Another part which distracted me from the seriousness of the movie was the brief appearance of the actor playing John Ford the movie director. Who ever it was did a better job of playing Phil Silvers as Sgt. Bilko than John Ford.
It is still a great movie and even with my nit-picking of various scenes it is a must see....Mark
History and the c1976 movie.
Basic facts are we fought to a stalemate at Coral Sea. Moved heaven and earth to have a carrier fleet ready within a short period of time.
We previously broke the Japanese Imperial Navy Code, and got lucky in determining that Midway was their next target.
We were VERY lucky in how weather fronts developed, and in malfunctions of Japanese recon planes.
We almost blew it in our first wave as our planes were blown from the sky.
We were EXTREMELY lucky to have our 2nd wave attack as the Japanese were refueling and rearming their dive bombers. We caught them flatfooted as was said at the time.
We suffered HEAVY losses and had the Japanese realized this they could have attacked again, possibly in the Aleutians where they would have been unopposed. Instead they went back to Japan, having lost 3 carriers.
We worked hard, and got lucky. You need luck in war.
Those are the facts as having been relayed to me by military historians, and mostly conveyed in the c1976 movie.
The 76 movie had the whole Charleston Heston, son, interned Japanese love interest sub plot. It was also a vehicle for Hollywood stars as was the trend at the time, to cram as many stars into a movie as possible.
Hope they don't screw it up in the remake. Midway was a good movie (sub plot issues aside), that was mostly accurate to the facts.
Assembling clues and offering opinions on them. It starts out in 1937 with a background look at Yamamoto and progresses from there. I think there is a lot of good history shown through selected characters that aren't the "rock stars" of the '76 film.
Just go see it. The CGI gives it a new life over the '76 film.
I have not yet seen the 2019 'Midway'. Only the trailers and early reviews. I did see the 1976 'Midway' in the theater when it was released. I was at "Jump School" at Fort Benning, Georgia. It was the night before the first jump and a group of us (thinking it might be the last thing we ever did) decided to go the movies. The movie itself was a C+ to B- at best but it was entertaining. Over the years the 1976 version has been credited with being one of the most historically accurate WW2 movies and that may be enough to give it a look see. 1976 'Midway' was the second movie to use the audio presentation known back then as "Sensurround". This was supposed to give you the "feel" when bombs went off and planes crashed. Most of us thought it was more like big bass speakers pointed down on the floor. You could feel a little something.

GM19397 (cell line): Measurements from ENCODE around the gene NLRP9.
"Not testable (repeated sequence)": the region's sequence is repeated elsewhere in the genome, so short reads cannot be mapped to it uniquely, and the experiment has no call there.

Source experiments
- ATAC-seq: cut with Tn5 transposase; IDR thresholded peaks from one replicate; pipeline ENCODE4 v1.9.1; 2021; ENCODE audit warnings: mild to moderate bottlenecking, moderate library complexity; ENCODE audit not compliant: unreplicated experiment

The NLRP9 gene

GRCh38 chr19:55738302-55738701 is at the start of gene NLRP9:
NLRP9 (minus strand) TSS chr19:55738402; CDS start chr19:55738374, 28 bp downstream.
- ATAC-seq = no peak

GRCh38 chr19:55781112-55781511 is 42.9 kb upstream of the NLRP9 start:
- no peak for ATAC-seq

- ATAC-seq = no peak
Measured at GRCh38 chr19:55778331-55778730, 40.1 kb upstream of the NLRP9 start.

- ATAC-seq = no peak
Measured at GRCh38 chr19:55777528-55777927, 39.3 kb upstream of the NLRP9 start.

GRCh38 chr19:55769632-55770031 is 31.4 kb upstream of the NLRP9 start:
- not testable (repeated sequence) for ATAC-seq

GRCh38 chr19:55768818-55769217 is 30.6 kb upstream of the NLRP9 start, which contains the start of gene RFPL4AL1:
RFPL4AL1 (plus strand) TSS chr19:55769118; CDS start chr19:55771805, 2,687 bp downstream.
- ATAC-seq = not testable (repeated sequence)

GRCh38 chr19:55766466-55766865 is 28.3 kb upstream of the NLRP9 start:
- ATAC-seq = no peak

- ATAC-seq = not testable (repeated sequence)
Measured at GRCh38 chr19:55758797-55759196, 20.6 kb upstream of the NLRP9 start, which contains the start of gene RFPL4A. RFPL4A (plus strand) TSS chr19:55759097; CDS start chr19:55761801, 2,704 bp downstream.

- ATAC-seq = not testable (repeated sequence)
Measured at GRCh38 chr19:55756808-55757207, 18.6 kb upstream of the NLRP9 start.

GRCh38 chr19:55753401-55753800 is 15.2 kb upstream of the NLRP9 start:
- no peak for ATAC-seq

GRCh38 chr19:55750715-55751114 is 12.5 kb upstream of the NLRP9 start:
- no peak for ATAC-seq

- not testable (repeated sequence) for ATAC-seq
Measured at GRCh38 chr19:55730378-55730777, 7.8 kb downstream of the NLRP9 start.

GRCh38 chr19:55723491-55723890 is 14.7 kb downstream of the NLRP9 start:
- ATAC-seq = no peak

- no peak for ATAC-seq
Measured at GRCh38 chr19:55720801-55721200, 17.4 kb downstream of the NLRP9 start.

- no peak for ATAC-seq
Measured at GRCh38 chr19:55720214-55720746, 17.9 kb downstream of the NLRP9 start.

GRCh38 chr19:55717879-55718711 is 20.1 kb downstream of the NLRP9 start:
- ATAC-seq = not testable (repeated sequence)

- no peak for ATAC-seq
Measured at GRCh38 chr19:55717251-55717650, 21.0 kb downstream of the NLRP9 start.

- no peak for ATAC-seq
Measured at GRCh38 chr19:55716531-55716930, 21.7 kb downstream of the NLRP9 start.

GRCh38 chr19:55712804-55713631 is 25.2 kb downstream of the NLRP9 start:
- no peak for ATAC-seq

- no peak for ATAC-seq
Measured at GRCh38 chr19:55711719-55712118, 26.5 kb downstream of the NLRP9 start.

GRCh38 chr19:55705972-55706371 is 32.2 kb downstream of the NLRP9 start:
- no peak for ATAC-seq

only an audiophile would care, but I remember a small newspaper article about the sensurround system installed in the chinese theatre for the movie Earthquake.
Paper said the cerwen vega woofers in the seats were getting hot and failing, they were all replaced with JBL . Makes sense, those old theatres used the voice of the theatre stuff, which would lead them to believe the other products were also top quality, I suppose.
The thing that made the 76 midway a major cut above was the inclusion of actual war footage, in color. You had the stars stomping around, then had these these action shots of some poor bastard loosing a wing and rolling over to start his crash, and it is not CGI. Real fighting and dying is not often woven into a hollywood blockbuster.
I don't think this new film was planned as a block buster, but how would I know. All I know is that it is tough to make a good movie, and there are many a slip between the cup and the lip.
I barely remember that version. Looking at the cast it was a studio picture based on famous actors not on facts, so much. I'll try to find the '76 version somewhere.